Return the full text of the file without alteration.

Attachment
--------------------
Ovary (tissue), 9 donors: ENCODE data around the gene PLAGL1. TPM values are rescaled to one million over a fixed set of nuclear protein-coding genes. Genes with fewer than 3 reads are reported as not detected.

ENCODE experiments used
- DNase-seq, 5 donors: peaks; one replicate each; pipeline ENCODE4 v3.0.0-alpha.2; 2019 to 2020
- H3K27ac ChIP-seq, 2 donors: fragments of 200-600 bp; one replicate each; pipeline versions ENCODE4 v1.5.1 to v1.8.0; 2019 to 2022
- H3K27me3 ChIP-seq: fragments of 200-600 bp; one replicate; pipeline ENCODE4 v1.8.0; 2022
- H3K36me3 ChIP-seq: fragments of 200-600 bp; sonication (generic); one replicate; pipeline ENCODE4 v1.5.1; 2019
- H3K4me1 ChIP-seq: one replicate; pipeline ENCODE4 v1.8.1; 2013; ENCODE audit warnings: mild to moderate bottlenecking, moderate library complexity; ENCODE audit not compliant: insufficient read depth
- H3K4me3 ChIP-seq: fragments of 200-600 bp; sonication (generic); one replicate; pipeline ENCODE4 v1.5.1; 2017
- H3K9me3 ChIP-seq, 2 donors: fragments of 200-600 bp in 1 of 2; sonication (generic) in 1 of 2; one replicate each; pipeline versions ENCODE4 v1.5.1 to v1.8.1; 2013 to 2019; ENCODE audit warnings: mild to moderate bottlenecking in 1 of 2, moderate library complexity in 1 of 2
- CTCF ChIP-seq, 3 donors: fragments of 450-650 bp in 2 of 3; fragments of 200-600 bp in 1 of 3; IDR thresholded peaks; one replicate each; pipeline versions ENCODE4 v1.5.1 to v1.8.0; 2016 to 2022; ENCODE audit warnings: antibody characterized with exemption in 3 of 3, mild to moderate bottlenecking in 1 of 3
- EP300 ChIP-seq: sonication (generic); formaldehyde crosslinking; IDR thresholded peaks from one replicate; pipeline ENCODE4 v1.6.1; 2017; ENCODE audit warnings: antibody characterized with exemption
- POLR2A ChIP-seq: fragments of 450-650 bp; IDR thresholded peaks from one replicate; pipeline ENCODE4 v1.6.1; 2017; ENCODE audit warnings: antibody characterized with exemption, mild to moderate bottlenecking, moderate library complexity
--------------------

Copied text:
Ovary (tissue), 9 donors: ENCODE data around the gene PLAGL1. TPM values are rescaled to one million over a fixed set of nuclear protein-coding genes. Genes with fewer than 3 reads are reported as not detected.

ENCODE experiments used
- DNase-seq, 5 donors: peaks; one replicate each; pipeline ENCODE4 v3.0.0-alpha.2; 2019 to 2020
- H3K27ac ChIP-seq, 2 donors: fragments of 200-600 bp; one replicate each; pipeline versions ENCODE4 v1.5.1 to v1.8.0; 2019 to 2022
- H3K27me3 ChIP-seq: fragments of 200-600 bp; one replicate; pipeline ENCODE4 v1.8.0; 2022
- H3K36me3 ChIP-seq: fragments of 200-600 bp; sonication (generic); one replicate; pipeline ENCODE4 v1.5.1; 2019
- H3K4me1 ChIP-seq: one replicate; pipeline ENCODE4 v1.8.1; 2013; ENCODE audit warnings: mild to moderate bottlenecking, moderate library complexity; ENCODE audit not compliant: insufficient read depth
- H3K4me3 ChIP-seq: fragments of 200-600 bp; sonication (generic); one replicate; pipeline ENCODE4 v1.5.1; 2017
- H3K9me3 ChIP-seq, 2 donors: fragments of 200-600 bp in 1 of 2; sonication (generic) in 1 of 2; one replicate each; pipeline versions ENCODE4 v1.5.1 to v1.8.1; 2013 to 2019; ENCODE audit warnings: mild to moderate bottlenecking in 1 of 2, moderate library complexity in 1 of 2
- CTCF ChIP-seq, 3 donors: fragments of 450-650 bp in 2 of 3; fragments of 200-600 bp in 1 of 3; IDR thresholded peaks; one replicate each; pipeline versions ENCODE4 v1.5.1 to v1.8.0; 2016 to 2022; ENCODE audit warnings: antibody characterized with exemption in 3 of 3, mild to moderate bottlenecking in 1 of 3
- EP300 ChIP-seq: sonication (generic); formaldehyde crosslinking; IDR thresholded peaks from one replicate; pipeline ENCODE4 v1.6.1; 2017; ENCODE audit warnings: antibody characterized with exemption
- POLR2A ChIP-seq: fragments of 450-650 bp; IDR thresholded peaks from one replicate; pipeline ENCODE4 v1.6.1; 2017; ENCODE audit warnings: antibody characterized with exemption, mild to moderate bottlenecking, moderate library complexity